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Women's Football In The Frame

Thomalina Adams in action for Namibia against Botswana / NAMPA
Namibian Women's Football chairperson Monica Shapua is confident the future of the women's game will be brighter after Saturday's NFA extraordinary congress. With most of the attention focused on their male counterparts, Shapua is keen to see women's football transform from an afterthought to a significant part of the conversation.

This weekend they will compete for the limelight with the Namibia Premier League, which could be expelled as a member of the Namibia Football Association. Shapua says preliminary talks with the NFA executive point to a progressive outlook on developing the women's game, which has failed to kick on since Namibia successfully hosted the African Women's Championships in 2015.

She says all that remains to get the wheel in motion is the rubber stamping of the NFA Women's Desk projects tomorrow. “The way forward for women's football will be clarified at the congress after which the road map will be shared,” Shapua says. Apart from the crippling Covid-19 pandemic, outstanding payments are also hampering plans, she says.

Finances have been their Achilles heel over the years, with the men's game gobbling up the largest portion of investments, leaving the women to feed off crumbs. That needs to change, says Shapua, who was elected to the top post last September and promised sweeping changes that would enhance the way women's football is viewed in the country. “The issue of finances will always remain a challenge, hence our ongoing discussions with the NFA executive, who are really listening to us. We definitely have their full support. We are looking forward to football to resume,” Shapua says.

Earlier this month, the NFA said women's football would get at least US$500 000 (about N$8,6 million) of the U$1,5 million (N$25,8 million) from Fifa's US$1,5 billion relief plan in the wake of the Covid-19 pandemic. “We will announce the league kick-off in the coming weeks as well as all other procedures regarding Covid-19. For now, a lot of meetings behind closed doors are being held,” she says.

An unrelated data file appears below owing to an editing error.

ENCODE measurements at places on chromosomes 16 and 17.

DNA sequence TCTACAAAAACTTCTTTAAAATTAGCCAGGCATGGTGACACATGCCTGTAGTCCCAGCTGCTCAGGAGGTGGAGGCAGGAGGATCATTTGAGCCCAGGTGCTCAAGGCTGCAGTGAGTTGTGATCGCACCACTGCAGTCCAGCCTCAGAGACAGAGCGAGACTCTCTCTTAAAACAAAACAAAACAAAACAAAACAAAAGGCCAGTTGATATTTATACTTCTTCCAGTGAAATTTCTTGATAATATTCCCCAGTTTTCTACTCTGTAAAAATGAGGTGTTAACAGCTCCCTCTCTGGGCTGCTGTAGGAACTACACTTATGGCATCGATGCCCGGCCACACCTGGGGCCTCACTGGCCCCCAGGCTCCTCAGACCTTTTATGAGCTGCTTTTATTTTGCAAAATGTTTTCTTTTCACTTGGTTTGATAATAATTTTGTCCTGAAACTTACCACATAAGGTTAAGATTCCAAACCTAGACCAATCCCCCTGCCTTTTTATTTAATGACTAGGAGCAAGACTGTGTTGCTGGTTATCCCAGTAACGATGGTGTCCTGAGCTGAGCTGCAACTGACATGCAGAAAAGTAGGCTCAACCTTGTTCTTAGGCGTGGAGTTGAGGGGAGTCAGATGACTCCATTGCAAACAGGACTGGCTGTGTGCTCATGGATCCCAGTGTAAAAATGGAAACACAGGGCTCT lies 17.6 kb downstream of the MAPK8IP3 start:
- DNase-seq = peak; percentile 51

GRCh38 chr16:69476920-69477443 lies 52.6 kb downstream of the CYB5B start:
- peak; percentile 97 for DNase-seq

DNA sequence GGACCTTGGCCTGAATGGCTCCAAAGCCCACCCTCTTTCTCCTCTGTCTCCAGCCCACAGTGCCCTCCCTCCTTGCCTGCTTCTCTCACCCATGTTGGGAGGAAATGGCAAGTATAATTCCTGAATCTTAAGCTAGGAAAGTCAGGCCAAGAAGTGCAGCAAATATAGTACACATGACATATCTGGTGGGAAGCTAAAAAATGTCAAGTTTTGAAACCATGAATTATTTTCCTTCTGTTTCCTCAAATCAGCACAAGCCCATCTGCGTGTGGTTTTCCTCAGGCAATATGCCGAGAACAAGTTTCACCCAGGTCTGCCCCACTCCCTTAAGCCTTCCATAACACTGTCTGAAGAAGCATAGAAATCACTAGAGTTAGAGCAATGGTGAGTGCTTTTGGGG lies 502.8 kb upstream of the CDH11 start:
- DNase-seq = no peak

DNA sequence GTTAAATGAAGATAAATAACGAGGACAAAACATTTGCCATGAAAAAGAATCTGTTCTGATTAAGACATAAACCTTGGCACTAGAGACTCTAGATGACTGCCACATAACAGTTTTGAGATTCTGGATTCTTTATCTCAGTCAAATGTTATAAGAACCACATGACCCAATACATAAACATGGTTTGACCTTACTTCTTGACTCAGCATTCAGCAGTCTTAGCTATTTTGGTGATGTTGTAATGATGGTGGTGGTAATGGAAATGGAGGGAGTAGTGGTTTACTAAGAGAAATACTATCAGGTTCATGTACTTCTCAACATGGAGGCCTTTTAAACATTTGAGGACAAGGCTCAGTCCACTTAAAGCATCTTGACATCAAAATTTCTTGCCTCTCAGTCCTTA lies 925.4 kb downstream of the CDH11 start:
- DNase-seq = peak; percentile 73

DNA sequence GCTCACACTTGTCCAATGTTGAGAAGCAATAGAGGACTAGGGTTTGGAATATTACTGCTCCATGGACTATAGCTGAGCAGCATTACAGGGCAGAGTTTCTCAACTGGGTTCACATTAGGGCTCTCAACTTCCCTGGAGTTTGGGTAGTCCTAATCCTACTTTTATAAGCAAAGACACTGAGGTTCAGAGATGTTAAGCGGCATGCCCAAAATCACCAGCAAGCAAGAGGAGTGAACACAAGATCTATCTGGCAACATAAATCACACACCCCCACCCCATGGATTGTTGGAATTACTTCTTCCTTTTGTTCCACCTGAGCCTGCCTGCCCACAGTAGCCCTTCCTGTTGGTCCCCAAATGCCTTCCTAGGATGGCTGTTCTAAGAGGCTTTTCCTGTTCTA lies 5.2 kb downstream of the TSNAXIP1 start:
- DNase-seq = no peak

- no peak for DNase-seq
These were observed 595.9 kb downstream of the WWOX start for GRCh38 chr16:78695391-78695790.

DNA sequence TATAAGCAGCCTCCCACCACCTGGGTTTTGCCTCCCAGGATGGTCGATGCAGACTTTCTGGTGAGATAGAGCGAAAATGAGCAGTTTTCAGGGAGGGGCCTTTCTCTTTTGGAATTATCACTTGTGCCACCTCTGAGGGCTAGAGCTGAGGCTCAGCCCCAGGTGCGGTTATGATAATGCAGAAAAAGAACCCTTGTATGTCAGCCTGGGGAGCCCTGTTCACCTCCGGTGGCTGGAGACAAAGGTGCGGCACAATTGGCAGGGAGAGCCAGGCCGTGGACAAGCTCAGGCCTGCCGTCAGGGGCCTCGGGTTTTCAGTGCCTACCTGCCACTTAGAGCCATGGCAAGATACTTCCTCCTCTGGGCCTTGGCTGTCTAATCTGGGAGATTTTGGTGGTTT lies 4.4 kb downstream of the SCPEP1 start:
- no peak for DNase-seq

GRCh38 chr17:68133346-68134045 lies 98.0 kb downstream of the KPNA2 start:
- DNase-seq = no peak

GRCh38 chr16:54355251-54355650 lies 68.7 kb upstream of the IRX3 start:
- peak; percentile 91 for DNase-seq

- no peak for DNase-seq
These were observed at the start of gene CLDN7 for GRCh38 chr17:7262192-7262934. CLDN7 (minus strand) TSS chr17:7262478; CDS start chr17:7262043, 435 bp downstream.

“We are working towards the independence of the Women Super League [from the NFA] for which constitutional changes are needed,” she says. “The women's football strategic plan will focus on regional development to boost the national teams and increased participation of women in football. This includes training coaches, administrators and referees in all regions.”

A comprehensive road map in line with Fifa's ambitious plans for women's football competitions will be ironed out once the NFA appoints a technical director. Namibia will do well to get the ball rolling as soon as possible with the inaugural CAF African Women's Champions League on the horizon.

“We have all read what the Fifa president [Gianni Infantini] said with regards to women's football. We are definitely excited about such developments. It means we need to fully develop women's football here for us to be able to compete,” Shapua says.
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